Life — False Expectations

You ever think about something that’s going to happen, and you can’t help but dread it or hype yourself up with anxiety, only to find out that it wasn’t nearly as bad as you thought it would be?

If you’re anything like me (and I’m inclined to believe most humans are), you get anxious at everything, even if the stress levels vary. Planning a party, performing on stage, going to events you doubt you’d enjoy, doesn’t matter.

This shouldn’t be a surprise to anyone. I’ve brushed on this before (though it was like seven months ago), but when we think about future events, our brains have a habit of romanticizing them, warping them and branching off into all the possibilities of how that scenario will go. Most often, they branch off towards either the worst or the best cases.

When you go on a date, pessimism will say you’re going to do any number of embarrassing things, say the wrong words, or run out of things to say and be left with an awkward silence. On the other hand, optimism will tell you that you’ll be incredibly charming, suave, take your pick of any positive adjective. You imagine it’ll go amazing and everything you could want to happen does.

Only, that’s not how the world works. In virtually every scenario you plan, the reality will end up being somewhere in the middle. It’s just a bell curve probability. If you’re a chronically anxious person, I want you to think back to all the situations and events you were particularly worried about. I’d be willing to bet pretty much all of them turned out okay. You might remember a particularly embarrassing moment from that event, but in hindsight, it was ridiculous to assume the apocalypse would happen that day, right?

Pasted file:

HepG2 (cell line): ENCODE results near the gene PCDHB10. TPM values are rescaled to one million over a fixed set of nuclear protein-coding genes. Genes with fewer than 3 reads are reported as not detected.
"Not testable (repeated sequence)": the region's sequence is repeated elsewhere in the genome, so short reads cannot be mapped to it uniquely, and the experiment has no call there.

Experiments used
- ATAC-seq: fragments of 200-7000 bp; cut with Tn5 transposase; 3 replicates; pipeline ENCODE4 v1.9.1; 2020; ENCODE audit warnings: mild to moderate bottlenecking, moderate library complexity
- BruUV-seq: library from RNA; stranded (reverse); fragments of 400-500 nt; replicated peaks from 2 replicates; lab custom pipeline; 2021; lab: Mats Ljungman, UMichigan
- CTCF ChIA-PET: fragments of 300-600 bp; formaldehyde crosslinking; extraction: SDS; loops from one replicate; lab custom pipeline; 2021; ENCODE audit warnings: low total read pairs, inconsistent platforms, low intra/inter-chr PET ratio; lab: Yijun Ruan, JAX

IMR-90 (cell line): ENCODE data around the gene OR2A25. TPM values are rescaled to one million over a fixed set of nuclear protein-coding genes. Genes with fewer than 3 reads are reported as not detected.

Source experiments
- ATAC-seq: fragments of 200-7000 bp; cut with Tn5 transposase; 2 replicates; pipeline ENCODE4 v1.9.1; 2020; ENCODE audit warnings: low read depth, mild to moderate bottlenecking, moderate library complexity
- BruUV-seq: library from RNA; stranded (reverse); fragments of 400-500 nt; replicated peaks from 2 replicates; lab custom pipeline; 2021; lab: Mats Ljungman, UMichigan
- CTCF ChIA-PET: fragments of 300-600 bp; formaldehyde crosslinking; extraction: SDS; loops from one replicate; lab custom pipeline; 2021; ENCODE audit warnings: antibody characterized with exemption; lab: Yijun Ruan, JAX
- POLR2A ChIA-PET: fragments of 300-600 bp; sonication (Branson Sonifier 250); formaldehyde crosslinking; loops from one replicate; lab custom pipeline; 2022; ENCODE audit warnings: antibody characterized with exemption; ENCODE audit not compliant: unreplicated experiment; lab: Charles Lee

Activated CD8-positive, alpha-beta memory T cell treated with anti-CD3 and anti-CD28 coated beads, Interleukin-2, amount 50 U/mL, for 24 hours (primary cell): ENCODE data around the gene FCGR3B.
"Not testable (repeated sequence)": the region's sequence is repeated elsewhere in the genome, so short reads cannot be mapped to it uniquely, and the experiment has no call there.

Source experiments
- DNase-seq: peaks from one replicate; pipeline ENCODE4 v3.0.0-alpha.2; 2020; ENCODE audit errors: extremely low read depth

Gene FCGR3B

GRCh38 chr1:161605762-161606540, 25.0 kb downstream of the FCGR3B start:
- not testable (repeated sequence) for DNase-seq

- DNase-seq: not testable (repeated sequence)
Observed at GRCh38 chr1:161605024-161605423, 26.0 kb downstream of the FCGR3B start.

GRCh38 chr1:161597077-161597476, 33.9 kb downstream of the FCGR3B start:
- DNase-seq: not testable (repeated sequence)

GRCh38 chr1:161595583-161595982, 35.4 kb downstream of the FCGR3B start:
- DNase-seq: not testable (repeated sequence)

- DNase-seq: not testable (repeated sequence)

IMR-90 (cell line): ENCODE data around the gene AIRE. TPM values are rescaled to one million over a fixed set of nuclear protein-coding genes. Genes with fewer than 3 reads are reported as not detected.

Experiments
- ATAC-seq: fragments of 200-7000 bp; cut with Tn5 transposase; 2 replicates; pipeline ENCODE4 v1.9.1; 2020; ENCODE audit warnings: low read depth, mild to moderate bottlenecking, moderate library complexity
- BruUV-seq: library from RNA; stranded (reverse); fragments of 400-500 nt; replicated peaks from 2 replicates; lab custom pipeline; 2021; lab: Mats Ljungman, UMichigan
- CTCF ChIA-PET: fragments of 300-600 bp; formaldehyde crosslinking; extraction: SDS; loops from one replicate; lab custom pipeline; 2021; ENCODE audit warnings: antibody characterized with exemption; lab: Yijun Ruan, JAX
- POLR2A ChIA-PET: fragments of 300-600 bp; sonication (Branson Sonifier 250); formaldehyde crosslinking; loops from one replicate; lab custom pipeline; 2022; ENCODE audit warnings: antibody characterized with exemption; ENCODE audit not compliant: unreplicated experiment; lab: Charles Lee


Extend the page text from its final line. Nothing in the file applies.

Your gut will tell you any number of awful things occur if you go to that party. But your gut is a drama queen and blows up possible scenarios when the likelihood of most of them seeing fruition is zero.

The best thing to do is to shrug off your mind’s impossible pre-conceived notions of how something might fail catastrophically. This is why, when you’re planning on torturing somebody, you don’t tell that person what you’re going to do to them. Instead, you make sure they know they will be tortured, and you leave them to fill the blanks. The scenarios they will construct in their mind will be far, far worse than anything you could really do to them. As a side note, you probably shouldn’t be torturing people. Trust me, it’s a bad habit.

All that being said, try new things! Be adventurous! Even if nothing pans out spectacularly, you’ll come out of things with more insight into your personality and, in general, a more experienced person. Alternatively, if you never try anything because you’re too scared, what is going to stop you from being scared of everything? Don’t let your fear of what might be stop you from having to ask yourself what could have been.

3 thoughts on “Life — False Expectations

  1. What is your advise if I go into my torture session but I’m really pessimistic about how it’ll go? What if I’m not scary enough? Maybe I didn’t bring enough pointy things!? Oh no what about the water?! Do go with ice water? But the ice might melt! Or boiling water… it might become tepid!! TEPID WATER KOLLIN!!

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